Family and household relationship information is primarily taken from the Census form question, “What is the person’s relationship to Person1/Person2?”

The image shows a snippet from the Census form with the question 'What is Person 2's relationship to Person 1?'. The options are husband or wife, de facto partner, child, stepchild, brother or sister, unrelated flatmate or co-tenant, and a text box to enter a different relationship.
A snippet from the online Census form with the question 'What is Person 2's relationship to Person 1?' The options are husband or wife, de facto partner, child, stepchild, brother or sister, unrelated flatmate or co-tenant, and a text box to enter a different relationship.

Data from other questions may be needed when coding families and relationships to help explain or further define relationships. This is often taken from age, sex and marital status data.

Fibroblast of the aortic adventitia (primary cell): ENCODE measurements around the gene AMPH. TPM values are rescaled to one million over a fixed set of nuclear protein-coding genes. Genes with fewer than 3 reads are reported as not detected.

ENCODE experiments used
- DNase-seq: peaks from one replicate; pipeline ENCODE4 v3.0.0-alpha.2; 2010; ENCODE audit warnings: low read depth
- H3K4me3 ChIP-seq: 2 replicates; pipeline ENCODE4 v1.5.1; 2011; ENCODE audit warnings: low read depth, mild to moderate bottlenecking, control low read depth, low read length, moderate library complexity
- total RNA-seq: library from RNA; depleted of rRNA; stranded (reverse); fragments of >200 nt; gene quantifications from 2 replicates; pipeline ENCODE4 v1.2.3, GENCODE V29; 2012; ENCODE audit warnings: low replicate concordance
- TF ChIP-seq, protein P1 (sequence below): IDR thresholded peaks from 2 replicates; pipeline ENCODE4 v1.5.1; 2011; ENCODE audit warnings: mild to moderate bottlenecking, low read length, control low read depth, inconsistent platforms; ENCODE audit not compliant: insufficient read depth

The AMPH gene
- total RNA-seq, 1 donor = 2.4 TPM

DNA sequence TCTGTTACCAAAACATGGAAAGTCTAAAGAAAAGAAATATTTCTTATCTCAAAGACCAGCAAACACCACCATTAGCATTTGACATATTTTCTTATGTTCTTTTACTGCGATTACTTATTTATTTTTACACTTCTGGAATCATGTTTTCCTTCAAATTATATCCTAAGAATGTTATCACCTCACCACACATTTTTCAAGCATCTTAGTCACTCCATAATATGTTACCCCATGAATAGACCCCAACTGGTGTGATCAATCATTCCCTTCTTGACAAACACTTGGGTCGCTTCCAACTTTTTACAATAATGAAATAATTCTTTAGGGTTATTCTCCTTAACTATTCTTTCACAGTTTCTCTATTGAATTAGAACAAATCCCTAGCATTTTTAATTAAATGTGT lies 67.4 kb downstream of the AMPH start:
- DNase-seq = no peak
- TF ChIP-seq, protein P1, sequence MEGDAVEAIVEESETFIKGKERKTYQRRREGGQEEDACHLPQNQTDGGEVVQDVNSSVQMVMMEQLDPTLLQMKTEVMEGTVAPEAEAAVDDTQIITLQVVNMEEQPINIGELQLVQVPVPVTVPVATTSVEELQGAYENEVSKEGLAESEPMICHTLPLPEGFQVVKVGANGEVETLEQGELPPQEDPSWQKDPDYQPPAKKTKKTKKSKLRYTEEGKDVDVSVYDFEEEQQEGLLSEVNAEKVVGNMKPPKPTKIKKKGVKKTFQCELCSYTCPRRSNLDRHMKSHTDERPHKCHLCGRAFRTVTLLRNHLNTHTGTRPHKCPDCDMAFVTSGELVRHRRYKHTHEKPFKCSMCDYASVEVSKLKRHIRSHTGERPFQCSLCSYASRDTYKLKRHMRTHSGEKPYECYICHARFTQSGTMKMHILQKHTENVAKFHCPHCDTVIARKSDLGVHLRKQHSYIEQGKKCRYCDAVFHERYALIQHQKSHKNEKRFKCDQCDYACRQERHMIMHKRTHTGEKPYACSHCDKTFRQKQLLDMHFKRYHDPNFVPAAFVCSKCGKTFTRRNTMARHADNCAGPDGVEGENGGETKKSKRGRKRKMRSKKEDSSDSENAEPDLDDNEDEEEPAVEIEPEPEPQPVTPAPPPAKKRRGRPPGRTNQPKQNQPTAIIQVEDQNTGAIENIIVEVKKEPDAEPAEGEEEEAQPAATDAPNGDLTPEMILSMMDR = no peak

For example, if a person aged 10 years was present in the house and had not provided their relationship to Person 1, they would likely be coded as the child of Person 1, if Person 1 has indicated they have children.  

The table below indicates what relationships are attached to families in Census data.

Who is related? - What relationships can be attached to a family
Relationship to Person 1Can be attached to a family
Child (including step/foster/adopted)Yes
Other related individual (e.g. great uncle/step cousin)Yes
Godparent/godchildNo (unless they are related, e.g. aunt/nephew)
Nanny/carerNo (unless they are related, e.g. niece)
Visitor/overseas visitorNo (even if they are related)


How is a family nucleus formed?

A family nucleus is the centre of a statistical family, formed by two related people. To determine the nucleus, we need to know who is in the household and how they relate to each other.